UPDATED: March 18, 12:10 pm CT
President Trump announced in a tweet this morning, “We will be, by mutual consent, temporarily closing our Northern Border with Canada to non-essential traffic. Trade will not be affected. Details to follow!”
Prime Minister Trudeau stated, “I just spoke to President Trump again this morning and we have agreed that both Canada and the United States will temporarily restrict all non-essential travel across the Canada-U.S. border. Our governments recognize that it is critical we preserve supply chains between both countries.”
Trucking will not be affected by this new development
Last Friday, the Canadian parliament ratified the U.S.-Mexico-Canada Agreement (USMCA), a replacement for the North American Free Trade Agreement (NAFTA) that has guided trade between the two countries for 26 years. The new agreement is seen as an improvement on NAFTA, filling loopholes and revising the original provisions considered problematic in the time since NAFTA went into effect in 1994. With the Agreement ratified, a 90-day period to guide implementation of USMCA is now underway. But an unwelcome pandemic happened on the way to the planning table.
As of this morning, cases of COVID-19 in the U.S. top 5,000,. By comparison, Canada (482) has yet to become a “hot spot” for the virus. Officials hope to keep it that way. Canada is, however, keeping a close eye on the spread of the virus in the U.S. Officials have implemented minimal preventive measures at border crossings, but the precautions are far less restrictive than those placed on most international travel. With the USMCA now ratified and expected to boost the economic advantages over the offered by NAFTA, ironically, COVID-19 may send the economies of the U.S. and Canada, as well as Mexico, into tailspins. The Canadian government, however, recognizes the importance of its relationship with the U.S. on its national security and economy.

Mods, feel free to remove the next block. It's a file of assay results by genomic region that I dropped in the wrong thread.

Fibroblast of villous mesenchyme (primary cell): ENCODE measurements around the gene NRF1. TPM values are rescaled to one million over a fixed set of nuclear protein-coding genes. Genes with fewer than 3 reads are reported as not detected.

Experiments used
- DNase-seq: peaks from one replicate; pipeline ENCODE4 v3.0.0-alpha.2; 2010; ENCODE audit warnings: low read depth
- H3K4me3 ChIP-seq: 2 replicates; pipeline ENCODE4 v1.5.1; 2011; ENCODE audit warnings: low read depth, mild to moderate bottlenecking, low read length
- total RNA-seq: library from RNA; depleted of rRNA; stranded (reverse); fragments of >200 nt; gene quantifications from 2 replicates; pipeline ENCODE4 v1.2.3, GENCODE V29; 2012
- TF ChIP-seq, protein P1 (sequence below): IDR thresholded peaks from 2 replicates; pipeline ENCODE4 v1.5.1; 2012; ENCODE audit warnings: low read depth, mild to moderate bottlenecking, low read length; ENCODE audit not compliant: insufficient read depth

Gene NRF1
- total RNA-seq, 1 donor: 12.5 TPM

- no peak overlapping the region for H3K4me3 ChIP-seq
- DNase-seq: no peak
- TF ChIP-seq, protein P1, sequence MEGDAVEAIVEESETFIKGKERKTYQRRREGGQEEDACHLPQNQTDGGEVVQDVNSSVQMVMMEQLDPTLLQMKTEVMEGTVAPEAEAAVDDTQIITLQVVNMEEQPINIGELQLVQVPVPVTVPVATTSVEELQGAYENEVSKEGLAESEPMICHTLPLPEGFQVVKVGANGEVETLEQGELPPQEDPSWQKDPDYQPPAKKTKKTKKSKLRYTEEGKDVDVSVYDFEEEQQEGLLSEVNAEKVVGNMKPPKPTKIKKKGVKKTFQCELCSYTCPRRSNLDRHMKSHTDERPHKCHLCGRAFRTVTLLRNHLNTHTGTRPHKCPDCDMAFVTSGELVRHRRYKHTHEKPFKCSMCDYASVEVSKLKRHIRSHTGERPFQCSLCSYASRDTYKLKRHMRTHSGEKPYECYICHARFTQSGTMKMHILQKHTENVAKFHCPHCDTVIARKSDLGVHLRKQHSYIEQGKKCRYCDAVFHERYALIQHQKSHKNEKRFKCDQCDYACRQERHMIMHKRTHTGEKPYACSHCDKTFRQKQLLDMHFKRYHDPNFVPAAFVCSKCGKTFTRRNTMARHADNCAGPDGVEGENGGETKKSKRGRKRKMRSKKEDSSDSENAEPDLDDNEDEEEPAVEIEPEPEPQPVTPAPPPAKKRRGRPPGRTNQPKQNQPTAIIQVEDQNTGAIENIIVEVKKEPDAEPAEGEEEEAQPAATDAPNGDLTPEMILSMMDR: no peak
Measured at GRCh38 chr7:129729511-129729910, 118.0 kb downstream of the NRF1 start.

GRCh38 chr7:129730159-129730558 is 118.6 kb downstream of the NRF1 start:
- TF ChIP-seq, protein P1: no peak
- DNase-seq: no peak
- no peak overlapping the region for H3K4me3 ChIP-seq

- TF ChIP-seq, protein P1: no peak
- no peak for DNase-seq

Foreign? Not Americans, especially truck drivers!
In terms of freight, officials say any restrictions will not impact trade or commerce. Both Canadian and U.S. carriers hauling freight will be allowed to cross into Canada, although drivers may experience brief delays as border officers take extra time to question them.
“Travel restrictions announced today will not apply to commerce,” said Prime Minister Trudeau, who is under self-quarantine with his family after his wife tested positive for COVID-19 following a trip to Great Britain. “At this point, we are closing our borders to all non-Canadians or non-permanent residents of Canada. We are recognizing for the moment that measure does not apply to U.S. citizens.”
The major concern for Canada is that northbound drivers may have visited areas like Seattle, a “hot spot” for potential exposure to COVID-19.
On a global scale, Canada’s border restrictions are extensive. Airlines bound for Canada are required to ban passengers displaying COVID-19 symptoms from boarding planes at their points of origin. All international travelers are being routed through just four Canadian airports, although the country has designated 18 as “international” and dozens more as “airports of entry.” Canadians are discouraged from traveling outside the country and may face quarantine requirements upon return. But Prime Minister Trudeau is encouraging Canadians currently overseas to return to the country.
“If you’re abroad, it’s time for you to come home,” Trudeau said. “If you’ve just arrived, you must self-isolate for 14 days.” Trudeau also encouraged all Canadians to stay home to prevent exposure to COVID-19. Still, he has not yet suggested that the U.S. poses a significant risk to Canada, despite the disparity in the number of cases reported between the two countries.